Republican National Convention 2012
I will admit to having been less than enthusiastic about Mitt Romney as the Republican choice for the Presidential candidate. My spirits were lifted somewhat by the Paul Ryan VP pick. But then I was buoyed by the Sarah Palin choice in 2008. However, I still held my nose voting for McCain as I have been forced to do in many of the Republican runs. This election may be the one that changes my mind about the party.
Now I realize that these conventions are a unique slice of American life and in those auditoriums the spirit that pervades them is communicable (a sort of contact high).
I chose to watch all three days of the Republican spectacle and do the same for the Democrats. However this time the Republican National Convention really inspired me and renewed my hope for and vision of America.
The three days that I was able to watch the speeches were filled with testaments to the greatness of our country. These ideas have been extinguished in recent times.
Thornton Wilder, the author of “The Bridge of San Luis Rey,” expressed my thoughts well. In 1927, another dark time in our history, he wrote the following:
“We come from a world where we have known incredible standards of excellence, and we dimly remember beauties which we have not seized again.”
Wilder was a bit more flowery in his prose than I would be, but his statement is pertinent to what we are going through today. Less than 30 or so years back, the images painted by Condaleeza Rice, Marco Rubio, Susana Martinez, Paul Ryan, Mitt Romney and the other speakers would not have seemed remarkable. And they would not have been sneered at and called “gauzy reminiscences” as Axelrod has done.
What is so unusual about unashamed patriotism and telling America it can return to a time when Americans were optimistic about their future?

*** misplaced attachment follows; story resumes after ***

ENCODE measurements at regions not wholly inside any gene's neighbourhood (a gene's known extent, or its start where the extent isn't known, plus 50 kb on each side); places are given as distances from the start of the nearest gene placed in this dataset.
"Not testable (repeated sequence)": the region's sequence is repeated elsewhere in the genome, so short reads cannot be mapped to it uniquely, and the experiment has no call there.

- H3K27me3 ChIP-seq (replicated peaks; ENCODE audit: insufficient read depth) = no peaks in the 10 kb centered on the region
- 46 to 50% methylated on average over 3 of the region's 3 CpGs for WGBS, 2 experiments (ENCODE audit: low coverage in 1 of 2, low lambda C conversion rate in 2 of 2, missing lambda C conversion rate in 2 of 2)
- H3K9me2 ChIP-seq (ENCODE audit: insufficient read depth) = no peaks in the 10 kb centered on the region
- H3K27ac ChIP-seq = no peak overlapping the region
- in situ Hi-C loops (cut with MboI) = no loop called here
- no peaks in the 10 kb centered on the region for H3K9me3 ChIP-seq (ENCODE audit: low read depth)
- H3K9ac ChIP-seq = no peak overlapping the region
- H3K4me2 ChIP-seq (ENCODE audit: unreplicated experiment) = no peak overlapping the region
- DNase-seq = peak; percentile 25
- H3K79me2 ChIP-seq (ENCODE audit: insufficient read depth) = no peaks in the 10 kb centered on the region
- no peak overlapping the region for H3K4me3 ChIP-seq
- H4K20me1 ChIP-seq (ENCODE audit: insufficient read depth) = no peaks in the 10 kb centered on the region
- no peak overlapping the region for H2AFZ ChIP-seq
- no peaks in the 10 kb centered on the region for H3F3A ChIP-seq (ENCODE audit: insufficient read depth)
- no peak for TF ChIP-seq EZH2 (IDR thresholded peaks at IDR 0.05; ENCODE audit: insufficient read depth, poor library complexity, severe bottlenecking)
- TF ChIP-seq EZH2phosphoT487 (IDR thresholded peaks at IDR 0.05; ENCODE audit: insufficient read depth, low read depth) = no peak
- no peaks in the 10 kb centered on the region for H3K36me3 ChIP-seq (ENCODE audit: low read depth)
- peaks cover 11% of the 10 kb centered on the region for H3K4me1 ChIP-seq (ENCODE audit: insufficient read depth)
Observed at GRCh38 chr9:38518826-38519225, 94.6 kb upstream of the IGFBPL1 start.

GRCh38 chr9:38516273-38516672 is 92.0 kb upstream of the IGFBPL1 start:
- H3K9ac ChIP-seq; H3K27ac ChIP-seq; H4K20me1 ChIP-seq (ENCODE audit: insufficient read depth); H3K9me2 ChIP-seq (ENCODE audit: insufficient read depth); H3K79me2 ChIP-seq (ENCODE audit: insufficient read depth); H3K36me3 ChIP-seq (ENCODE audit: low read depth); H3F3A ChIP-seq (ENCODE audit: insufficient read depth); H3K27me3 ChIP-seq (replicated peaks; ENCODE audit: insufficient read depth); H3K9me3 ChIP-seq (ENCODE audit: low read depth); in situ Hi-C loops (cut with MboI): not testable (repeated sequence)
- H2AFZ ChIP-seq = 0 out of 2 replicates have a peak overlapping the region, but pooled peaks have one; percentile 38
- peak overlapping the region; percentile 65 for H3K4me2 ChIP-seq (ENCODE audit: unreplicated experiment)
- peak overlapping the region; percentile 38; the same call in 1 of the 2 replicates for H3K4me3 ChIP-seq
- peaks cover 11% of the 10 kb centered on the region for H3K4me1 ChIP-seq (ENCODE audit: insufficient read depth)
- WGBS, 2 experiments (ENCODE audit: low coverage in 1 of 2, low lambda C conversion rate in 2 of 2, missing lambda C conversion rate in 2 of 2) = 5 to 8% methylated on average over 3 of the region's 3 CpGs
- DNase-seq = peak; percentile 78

What is irrational about telling Americans they are capable of achieving their dreams if they work hard?
Is optimism about your life out of season?
Can we no longer say that America is the last great hope of the world?
This was not a Pollyannaish starry-eyed vision! This was an accurate depiction of an America before the decline began.
These “gauzy reminiscences” recall the Civil War and the millions dead to end slavery.
They recall the defeat of Nazism and Fascism, and the Marshall Plan that fed and supplied that part of Germany strangled by the Communists.
They recall the retooling and support of Japan after their defeat. They recall that “one small step for man but one giant step for mankind” of the moonwalk.
Of course that NASA program has been supplanted by the Muslim Outreach program it now has become. They recall the incredible growth of our industrial facilities and the people who come from all over the world; as my parents did; to taste freedom and fulfill their dreams.
And let us not forget the First Amendment that, at ratification, guaranteed freedom of religion.
So what was so stimulating about the convention? Optimism!
It is an attitude sadly missing and lacking in the public discourse of the present administration. I don’t believe we are doomed to decline. But we must once again rekindle that indomitable “can do” American spirit. A country that put a man on the moon, which saved the world from Nazism, one that is always the first to answer calls for help in disasters, and that was the world’s industrial giant must once again stand tall.
America was founded with a firm belief in its God-given destiny. It has been successful because that belief has held firm for 236 years. Lately we have stumbled but we have not fallen. We are at a decisive moment in our history and the choices are clear — up or down.
So I close with two quotes from Ronald Reagan.
“With our eyes fixed on the future, but recognizing the realities of today ... we will achieve our destiny to be as a shining city on a hill for all mankind to see.”
“There is nothing wrong with America that Americans can’t fix.”
God bless America!!
Larry Tradlener lives down McElmo Canyon.